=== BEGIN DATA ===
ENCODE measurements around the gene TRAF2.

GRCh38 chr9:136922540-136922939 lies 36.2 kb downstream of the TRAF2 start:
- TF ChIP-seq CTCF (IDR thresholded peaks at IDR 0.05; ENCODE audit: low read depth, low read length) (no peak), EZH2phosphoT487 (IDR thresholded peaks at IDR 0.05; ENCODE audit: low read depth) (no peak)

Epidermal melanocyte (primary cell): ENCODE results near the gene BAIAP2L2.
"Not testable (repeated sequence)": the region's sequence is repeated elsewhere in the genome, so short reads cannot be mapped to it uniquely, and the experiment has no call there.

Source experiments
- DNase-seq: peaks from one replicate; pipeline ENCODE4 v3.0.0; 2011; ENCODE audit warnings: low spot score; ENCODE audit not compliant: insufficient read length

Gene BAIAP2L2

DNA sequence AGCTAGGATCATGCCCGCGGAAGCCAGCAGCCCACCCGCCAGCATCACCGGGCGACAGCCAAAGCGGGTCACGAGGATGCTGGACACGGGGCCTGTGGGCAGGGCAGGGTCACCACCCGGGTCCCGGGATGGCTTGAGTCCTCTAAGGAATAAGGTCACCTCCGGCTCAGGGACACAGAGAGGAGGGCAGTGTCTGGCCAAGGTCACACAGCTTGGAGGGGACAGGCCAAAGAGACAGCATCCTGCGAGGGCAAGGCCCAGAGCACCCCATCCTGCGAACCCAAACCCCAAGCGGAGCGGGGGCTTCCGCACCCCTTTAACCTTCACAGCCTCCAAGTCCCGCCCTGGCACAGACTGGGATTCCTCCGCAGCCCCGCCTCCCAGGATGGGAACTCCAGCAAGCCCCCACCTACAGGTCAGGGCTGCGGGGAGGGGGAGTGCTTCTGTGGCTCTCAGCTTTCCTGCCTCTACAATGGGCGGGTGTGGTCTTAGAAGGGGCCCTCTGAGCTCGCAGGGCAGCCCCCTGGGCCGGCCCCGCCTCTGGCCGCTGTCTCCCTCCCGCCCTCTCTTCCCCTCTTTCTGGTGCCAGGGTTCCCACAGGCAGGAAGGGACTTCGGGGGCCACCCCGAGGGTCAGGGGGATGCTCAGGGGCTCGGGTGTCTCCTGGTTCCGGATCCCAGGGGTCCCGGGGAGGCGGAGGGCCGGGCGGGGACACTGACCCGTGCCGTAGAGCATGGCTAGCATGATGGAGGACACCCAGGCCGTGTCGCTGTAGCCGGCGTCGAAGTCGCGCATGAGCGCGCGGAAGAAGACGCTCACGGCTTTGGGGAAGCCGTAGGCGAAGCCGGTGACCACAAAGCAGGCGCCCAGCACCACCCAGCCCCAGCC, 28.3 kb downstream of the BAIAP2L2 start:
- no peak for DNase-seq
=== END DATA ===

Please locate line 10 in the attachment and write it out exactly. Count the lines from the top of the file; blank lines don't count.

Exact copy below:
- no peak for DNase-seq